China-Taiwan: Notes on a war game

NBC’s Meet the Press Reports published a new online episode this past week in which the network sponsored a war game for a China-Taiwan scenario developing in 2027.  The episode, entitled “War Games: Battle for Taiwan,” and hosted by Chuck Todd, can be accessed here.

These are just a few notes on a topic that needs a much more in-depth treatment.  But it’s worth registering some top-level comments as this subject garners more and more attention in the coming days.

I would say at the outset that criticism here isn’t intended in any way to mock the effort made to hold the war game and put it together for presentation.  It’s a tough proposition for anyone, and summarizing the results is invariably a matter of choosing and framing priorities, regardless of who’s doing it. Continue reading “China-Taiwan: Notes on a war game”

TOC Ready Room 28 April 2022: How do you solve a problem like the Navy? (and other naval musings)

What’s wrong and right, afloat.

Modern naval problems, it turns out, look pretty much like naval problems from any time.  The parameters are resources, logistics, geography, and technology.

This will be a tweet-enriched lightning round.  The big punch comes at the end.  It’s a doozy (and yes, I know:  if I were tediously pedantic I’d spell it Duesy.  Life is short).

A number of negative things are happening in a concentrated burst.  One is that the Navy brass – “Big Navy” – has just proposed to whack out a big chunk of the fleet for the foreseeable future.  With a target over the last half-decade of 355 ships, the Navy would decline from its current 296 ships to 280 in Fiscal Year 2027 (FY27).  In the best case among three options proposed by the Navy, the fleet would recover to 299 by FY32, 10 years from now. Continue reading “TOC Ready Room 28 April 2022: How do you solve a problem like the Navy? (and other naval musings)”

TOC Ready Room 9 April 2022: Russia-Ukraine, Adieu mon status quo; Echoes of info ops dance in our heads

What’s wrong and right with the world.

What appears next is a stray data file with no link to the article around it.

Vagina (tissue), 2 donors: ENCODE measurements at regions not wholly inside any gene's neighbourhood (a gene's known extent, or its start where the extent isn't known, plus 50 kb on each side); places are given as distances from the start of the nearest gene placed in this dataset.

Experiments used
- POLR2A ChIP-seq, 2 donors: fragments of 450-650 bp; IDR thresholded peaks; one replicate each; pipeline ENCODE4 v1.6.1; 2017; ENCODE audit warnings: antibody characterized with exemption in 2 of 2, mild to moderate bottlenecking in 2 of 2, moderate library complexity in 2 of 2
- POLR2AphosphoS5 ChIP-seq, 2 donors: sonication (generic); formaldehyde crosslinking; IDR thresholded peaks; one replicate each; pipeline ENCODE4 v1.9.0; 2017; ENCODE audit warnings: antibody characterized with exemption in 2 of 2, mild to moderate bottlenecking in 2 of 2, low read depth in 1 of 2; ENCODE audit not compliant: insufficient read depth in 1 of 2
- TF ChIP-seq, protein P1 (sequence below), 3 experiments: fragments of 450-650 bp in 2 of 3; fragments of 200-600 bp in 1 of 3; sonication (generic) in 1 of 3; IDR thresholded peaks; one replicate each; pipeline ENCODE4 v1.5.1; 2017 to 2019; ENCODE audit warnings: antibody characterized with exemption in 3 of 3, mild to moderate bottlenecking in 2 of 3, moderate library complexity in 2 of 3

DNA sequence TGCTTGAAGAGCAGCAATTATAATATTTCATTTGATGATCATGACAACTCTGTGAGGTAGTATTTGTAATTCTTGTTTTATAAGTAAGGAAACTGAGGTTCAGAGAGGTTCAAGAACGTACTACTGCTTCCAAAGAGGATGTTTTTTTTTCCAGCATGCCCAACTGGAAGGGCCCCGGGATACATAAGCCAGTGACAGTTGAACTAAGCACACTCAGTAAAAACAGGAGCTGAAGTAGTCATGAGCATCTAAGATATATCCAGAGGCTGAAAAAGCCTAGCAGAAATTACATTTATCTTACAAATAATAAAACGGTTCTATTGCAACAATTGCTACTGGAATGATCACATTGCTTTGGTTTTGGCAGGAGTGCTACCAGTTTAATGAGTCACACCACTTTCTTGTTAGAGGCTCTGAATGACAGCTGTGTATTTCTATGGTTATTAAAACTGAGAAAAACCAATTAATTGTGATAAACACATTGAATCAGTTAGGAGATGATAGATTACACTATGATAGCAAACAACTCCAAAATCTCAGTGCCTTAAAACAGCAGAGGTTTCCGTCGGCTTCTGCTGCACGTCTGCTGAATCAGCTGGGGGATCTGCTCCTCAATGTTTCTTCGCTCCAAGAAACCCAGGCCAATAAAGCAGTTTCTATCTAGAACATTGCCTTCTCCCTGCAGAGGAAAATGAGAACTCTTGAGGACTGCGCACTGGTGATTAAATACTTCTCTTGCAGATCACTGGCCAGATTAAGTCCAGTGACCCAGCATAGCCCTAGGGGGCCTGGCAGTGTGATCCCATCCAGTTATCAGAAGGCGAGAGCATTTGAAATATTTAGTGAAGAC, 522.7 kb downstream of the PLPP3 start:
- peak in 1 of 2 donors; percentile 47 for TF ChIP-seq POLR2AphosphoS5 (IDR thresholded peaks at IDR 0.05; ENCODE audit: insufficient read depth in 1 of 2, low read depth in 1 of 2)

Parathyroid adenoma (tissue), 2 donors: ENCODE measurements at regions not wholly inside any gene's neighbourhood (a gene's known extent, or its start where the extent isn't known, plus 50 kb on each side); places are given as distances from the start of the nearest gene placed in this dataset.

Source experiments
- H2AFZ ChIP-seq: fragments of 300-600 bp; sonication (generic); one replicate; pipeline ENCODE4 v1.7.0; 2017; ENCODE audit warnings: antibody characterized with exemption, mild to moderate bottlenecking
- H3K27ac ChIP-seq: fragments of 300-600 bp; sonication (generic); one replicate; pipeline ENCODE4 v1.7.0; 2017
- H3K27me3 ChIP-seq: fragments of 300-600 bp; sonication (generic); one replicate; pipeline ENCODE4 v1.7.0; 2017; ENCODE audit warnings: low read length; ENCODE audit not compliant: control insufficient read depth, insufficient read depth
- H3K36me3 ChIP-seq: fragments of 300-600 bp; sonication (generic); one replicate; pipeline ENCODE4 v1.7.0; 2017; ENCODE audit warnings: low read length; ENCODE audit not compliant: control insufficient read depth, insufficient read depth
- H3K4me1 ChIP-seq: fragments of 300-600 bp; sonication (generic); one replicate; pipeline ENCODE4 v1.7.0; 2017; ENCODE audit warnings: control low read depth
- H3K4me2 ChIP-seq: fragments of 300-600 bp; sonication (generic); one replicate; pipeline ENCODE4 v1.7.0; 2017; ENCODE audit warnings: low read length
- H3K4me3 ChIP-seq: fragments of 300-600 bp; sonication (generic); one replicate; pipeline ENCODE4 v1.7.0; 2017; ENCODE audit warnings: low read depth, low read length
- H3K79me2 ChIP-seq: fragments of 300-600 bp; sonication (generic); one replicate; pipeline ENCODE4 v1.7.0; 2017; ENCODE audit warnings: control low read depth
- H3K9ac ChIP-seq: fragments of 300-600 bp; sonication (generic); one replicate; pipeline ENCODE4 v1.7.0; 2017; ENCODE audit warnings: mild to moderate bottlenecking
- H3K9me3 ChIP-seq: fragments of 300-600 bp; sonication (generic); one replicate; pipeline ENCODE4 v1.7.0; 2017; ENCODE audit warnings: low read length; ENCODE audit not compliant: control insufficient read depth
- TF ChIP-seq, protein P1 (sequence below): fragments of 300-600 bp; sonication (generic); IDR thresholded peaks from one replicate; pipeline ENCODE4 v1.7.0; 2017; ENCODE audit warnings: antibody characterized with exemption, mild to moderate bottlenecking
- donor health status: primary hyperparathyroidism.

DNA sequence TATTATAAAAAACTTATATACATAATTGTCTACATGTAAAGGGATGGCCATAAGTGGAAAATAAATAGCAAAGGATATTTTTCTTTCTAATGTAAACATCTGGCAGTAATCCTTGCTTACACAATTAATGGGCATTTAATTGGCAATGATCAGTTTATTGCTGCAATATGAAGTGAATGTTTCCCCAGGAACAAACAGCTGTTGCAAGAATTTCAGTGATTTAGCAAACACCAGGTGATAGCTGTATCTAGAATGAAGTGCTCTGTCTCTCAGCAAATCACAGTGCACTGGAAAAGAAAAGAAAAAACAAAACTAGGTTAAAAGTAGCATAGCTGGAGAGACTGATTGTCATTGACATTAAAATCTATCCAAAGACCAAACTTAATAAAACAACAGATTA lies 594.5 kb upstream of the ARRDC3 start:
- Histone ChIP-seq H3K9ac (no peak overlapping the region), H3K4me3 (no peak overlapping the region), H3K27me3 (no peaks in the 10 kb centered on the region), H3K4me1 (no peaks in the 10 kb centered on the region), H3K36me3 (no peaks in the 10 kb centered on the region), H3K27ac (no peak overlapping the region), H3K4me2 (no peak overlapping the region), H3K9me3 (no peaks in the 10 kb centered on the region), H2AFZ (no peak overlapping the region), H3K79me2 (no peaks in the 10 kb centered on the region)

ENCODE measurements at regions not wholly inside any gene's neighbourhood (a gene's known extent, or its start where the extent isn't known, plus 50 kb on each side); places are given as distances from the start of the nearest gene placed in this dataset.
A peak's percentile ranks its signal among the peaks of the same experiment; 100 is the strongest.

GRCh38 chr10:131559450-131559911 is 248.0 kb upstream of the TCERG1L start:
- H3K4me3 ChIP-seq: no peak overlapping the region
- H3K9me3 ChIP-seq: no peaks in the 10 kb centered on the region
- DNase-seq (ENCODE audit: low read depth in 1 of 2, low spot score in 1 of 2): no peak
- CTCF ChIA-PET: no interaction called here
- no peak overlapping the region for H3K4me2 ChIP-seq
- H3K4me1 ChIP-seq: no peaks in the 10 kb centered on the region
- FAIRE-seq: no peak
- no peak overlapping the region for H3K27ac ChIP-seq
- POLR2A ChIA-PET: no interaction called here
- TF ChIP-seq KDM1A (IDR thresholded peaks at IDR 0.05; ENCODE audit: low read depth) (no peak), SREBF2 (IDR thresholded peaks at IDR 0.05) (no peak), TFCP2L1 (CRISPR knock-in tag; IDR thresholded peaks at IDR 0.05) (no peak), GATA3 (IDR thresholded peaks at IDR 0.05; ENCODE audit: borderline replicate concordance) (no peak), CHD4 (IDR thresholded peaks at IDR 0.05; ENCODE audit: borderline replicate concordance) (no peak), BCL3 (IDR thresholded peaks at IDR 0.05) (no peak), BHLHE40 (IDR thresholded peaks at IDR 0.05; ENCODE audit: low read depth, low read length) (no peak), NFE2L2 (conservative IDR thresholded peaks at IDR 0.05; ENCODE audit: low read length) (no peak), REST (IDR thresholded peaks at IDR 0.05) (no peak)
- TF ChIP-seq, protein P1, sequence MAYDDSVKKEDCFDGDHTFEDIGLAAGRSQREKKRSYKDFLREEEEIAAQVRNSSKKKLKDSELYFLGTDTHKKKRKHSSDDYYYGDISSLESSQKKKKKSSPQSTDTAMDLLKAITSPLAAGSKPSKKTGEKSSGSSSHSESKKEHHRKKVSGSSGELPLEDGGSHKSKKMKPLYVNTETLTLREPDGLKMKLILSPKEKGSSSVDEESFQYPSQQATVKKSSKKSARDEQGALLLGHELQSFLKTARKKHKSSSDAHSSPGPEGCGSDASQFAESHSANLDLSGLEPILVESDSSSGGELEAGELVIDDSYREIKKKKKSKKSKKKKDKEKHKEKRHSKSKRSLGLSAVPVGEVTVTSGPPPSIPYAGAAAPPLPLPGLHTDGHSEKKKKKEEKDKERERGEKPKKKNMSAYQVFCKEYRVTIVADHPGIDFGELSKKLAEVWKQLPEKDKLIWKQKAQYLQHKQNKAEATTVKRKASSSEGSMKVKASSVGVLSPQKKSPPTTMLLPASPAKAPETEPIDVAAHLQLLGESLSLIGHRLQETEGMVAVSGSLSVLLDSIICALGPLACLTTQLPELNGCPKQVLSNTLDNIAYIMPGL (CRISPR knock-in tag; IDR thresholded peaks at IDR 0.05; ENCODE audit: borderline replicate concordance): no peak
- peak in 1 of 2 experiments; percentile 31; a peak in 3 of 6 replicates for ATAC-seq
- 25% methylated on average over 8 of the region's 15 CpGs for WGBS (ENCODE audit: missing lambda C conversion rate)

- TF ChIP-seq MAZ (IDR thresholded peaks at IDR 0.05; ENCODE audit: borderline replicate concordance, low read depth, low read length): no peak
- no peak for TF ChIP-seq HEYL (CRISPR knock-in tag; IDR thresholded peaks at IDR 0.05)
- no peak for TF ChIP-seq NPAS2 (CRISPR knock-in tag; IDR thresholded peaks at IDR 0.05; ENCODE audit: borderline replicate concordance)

The first order of business in the Ready Room is the state of the status quo six-odd weeks into the Russian invasion of Ukraine.

Per our RR convention, this won’t be an in-depth look.  But it’s important to point out that the status quo has already changed, in ways that are likely to be irreversible, and that have been flying under the radar up to now.

I think a lot of people realize this is happening, even if they can’t readily think what the specific details are.  Only one border has been breached so far, after all.  NATO hasn’t been drawn into “World War III.”  How bad can it be?

We’ve looked at one detail already:  the immediate failure of NATO’s missile defense linchpin. Continue reading “TOC Ready Room 9 April 2022: Russia-Ukraine, Adieu mon status quo; Echoes of info ops dance in our heads”

TOC Ready Room 28 March 2022: Russia-Ukraine and the breakup of NATO; Biolabs and viruses

What’s wrong and right with the world.

Two main points for this post regarding Russia and Ukraine.  One is that, as most readers will be aware, Russia has declared a new phase of operations, which according to the Russian video brief is to concentrate on consolidating Russia’s territorial gains in Donbas.

This is being presented by Western media as evidence that the invasion so far has been an unmitigated disaster for Moscow.  That’s obviously not true.  An unmitigated disaster would be one in which Russia, after suffering some apparently significant personnel and equipment losses (I remain wary of going with either side’s numbers on that), had no territorial gains to consolidate. Continue reading “TOC Ready Room 28 March 2022: Russia-Ukraine and the breakup of NATO; Biolabs and viruses”

Big bank, big bust: Another dot-path connected with Ukraine and the suddenly legitimate laptop

Another timeline gets interesting.

The New York Times’s admission this past week that the Hunter Biden laptop was not Russian disinformation has come at an opportune time.  It’s an obscurely opportune time, to be sure.  But it’s opportune nonetheless.

What makes it so is a reminder that the seed money used to start a cybersecurity non-profit called Global Cyber Alliance (GCA), whose interests and personalities rather remarkably replicated those of Russiagate and Alfa-gate in 2015 and 2016, came from an asset forfeiture settlement with the French banking giant BNP Paribas.

Those dots connect.  Some readers already know how. For others, here’s the BNP angle. Continue reading “Big bank, big bust: Another dot-path connected with Ukraine and the suddenly legitimate laptop”